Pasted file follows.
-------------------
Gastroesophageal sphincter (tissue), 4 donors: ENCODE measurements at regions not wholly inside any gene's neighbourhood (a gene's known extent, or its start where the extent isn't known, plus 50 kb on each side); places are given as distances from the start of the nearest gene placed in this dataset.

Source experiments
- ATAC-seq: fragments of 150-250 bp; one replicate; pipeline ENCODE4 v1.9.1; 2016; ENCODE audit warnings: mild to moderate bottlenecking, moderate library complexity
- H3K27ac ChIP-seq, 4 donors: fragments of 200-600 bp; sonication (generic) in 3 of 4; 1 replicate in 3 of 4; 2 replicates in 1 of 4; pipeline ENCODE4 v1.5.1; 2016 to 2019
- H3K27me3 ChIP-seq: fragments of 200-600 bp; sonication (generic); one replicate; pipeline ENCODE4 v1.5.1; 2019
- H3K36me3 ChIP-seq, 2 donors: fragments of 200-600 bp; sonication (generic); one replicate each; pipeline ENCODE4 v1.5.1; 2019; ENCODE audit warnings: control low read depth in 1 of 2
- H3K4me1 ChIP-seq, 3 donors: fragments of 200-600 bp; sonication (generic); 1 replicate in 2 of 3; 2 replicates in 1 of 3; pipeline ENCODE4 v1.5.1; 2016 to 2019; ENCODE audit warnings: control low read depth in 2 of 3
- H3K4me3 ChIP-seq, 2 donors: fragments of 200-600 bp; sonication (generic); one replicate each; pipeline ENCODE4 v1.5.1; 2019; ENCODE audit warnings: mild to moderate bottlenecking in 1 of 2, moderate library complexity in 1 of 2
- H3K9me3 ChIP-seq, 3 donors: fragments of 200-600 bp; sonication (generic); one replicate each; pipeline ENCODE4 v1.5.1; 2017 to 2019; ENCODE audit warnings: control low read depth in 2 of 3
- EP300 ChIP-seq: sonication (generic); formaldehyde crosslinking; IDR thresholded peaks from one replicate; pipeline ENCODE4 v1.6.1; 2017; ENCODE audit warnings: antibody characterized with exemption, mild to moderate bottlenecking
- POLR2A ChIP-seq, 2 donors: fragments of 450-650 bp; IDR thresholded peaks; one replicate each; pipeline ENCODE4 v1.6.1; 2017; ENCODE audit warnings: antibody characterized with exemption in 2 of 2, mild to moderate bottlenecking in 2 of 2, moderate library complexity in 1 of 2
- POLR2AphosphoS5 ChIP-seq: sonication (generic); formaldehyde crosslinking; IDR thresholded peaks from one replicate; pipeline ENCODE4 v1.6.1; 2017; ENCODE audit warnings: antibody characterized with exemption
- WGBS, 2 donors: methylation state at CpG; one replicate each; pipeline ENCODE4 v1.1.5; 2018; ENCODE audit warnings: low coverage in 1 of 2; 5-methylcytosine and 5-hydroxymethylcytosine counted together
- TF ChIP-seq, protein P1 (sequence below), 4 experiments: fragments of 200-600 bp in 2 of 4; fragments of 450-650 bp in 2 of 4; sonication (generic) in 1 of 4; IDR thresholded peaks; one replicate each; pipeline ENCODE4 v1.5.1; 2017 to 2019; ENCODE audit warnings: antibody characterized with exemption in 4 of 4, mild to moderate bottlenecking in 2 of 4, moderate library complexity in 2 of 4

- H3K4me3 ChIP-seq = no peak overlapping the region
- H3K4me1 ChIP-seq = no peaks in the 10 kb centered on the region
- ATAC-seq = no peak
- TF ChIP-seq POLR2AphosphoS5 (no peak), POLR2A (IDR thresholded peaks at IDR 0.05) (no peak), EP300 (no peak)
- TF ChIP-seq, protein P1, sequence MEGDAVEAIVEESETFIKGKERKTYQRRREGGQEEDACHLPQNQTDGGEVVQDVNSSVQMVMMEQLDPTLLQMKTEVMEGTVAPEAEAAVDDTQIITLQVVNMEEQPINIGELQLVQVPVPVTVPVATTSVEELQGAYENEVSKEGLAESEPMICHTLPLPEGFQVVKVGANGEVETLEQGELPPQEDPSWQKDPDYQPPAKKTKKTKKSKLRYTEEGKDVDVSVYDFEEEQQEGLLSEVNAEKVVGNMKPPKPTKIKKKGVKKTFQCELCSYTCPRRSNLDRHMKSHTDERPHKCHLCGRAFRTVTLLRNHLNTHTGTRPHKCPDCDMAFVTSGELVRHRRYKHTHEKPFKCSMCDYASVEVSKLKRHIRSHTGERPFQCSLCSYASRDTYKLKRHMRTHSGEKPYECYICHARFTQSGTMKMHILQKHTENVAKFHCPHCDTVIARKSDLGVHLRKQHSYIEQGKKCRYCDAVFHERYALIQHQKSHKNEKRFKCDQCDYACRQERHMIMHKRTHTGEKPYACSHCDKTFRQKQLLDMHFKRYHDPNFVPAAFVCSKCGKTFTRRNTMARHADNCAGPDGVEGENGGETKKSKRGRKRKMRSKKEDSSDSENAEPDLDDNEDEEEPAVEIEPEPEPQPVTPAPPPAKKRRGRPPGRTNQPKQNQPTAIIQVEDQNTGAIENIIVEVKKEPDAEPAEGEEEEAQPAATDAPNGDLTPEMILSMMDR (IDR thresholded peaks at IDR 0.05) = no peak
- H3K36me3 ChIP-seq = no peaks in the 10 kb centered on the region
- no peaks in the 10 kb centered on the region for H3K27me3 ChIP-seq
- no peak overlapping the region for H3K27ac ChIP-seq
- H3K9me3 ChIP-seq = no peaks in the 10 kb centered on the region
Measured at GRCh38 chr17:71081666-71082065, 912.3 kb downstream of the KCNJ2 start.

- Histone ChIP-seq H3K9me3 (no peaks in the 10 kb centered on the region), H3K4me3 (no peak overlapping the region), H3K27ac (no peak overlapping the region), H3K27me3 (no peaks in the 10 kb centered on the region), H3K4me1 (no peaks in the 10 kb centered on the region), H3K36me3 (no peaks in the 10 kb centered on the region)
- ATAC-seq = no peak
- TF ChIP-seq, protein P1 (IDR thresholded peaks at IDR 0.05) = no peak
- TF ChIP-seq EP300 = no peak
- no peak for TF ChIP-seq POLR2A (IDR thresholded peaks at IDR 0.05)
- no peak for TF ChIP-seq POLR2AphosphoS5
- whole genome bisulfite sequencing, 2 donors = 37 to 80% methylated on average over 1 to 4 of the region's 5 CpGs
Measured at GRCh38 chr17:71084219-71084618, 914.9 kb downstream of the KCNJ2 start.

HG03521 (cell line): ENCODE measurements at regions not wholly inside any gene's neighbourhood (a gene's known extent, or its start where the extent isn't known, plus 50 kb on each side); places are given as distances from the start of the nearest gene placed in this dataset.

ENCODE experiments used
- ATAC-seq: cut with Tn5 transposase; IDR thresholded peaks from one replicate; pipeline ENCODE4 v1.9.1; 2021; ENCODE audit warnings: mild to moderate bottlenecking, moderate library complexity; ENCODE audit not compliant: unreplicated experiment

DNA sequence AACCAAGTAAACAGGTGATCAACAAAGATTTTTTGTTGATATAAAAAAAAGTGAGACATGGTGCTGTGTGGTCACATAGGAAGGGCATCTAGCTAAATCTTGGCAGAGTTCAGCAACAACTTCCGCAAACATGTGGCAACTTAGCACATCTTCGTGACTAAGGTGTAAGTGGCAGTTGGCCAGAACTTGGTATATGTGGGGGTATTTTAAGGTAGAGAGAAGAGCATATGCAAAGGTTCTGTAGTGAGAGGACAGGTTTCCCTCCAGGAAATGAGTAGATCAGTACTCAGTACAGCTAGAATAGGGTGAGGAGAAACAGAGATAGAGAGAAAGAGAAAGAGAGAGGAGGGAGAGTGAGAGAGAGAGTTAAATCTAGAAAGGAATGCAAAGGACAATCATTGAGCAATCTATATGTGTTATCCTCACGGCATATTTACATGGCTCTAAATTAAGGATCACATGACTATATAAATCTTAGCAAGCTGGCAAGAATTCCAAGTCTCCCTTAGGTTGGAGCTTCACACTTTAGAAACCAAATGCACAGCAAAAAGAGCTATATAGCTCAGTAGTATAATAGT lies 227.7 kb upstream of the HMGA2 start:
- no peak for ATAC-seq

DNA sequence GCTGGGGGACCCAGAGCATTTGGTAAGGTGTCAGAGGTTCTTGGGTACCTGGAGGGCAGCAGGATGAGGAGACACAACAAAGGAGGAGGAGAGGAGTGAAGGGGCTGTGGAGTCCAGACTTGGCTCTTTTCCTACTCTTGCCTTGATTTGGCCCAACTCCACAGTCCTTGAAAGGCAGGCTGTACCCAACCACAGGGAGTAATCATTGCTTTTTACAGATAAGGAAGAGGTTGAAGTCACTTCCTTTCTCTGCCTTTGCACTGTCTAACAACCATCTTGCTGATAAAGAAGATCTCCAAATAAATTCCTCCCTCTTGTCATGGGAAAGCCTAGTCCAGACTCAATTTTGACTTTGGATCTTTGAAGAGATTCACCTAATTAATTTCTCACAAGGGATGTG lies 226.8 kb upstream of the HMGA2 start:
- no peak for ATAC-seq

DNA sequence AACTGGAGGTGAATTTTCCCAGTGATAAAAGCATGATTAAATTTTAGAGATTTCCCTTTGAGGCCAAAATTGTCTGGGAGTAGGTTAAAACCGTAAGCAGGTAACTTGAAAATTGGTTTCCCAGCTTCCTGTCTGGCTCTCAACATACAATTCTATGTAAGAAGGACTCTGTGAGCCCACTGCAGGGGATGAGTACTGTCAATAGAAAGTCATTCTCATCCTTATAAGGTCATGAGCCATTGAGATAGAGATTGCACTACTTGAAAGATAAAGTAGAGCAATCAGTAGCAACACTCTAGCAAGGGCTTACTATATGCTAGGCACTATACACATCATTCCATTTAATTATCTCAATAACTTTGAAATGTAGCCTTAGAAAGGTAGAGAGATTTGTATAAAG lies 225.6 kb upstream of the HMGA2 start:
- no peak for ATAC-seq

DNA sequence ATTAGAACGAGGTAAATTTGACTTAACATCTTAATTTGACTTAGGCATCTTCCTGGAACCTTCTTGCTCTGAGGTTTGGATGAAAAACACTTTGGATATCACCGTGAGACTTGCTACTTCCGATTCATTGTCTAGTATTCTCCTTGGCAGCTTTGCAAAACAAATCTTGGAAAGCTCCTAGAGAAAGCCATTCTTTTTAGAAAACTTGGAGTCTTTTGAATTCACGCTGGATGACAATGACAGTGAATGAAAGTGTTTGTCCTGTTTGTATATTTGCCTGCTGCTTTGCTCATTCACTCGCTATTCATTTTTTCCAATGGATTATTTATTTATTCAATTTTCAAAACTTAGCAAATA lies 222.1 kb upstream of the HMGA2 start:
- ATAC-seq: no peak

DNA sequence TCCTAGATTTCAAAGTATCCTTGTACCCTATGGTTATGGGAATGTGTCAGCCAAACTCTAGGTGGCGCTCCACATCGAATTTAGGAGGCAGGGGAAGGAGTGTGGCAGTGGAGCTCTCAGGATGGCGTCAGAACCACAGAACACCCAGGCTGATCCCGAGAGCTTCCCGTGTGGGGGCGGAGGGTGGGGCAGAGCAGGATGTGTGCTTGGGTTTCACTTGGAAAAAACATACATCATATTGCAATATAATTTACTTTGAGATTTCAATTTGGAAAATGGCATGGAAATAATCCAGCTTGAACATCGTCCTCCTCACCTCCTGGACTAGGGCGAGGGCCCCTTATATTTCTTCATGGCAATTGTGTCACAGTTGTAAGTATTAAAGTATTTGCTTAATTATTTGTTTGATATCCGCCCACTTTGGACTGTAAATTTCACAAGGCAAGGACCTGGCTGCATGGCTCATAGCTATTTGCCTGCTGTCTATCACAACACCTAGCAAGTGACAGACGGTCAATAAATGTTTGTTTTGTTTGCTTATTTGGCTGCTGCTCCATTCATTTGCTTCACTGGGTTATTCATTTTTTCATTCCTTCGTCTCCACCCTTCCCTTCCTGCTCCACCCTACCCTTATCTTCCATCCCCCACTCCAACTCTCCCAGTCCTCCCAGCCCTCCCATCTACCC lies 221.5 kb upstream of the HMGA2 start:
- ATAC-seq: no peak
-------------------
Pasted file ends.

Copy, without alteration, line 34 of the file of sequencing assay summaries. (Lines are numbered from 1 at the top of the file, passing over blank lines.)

ENCODE experiments used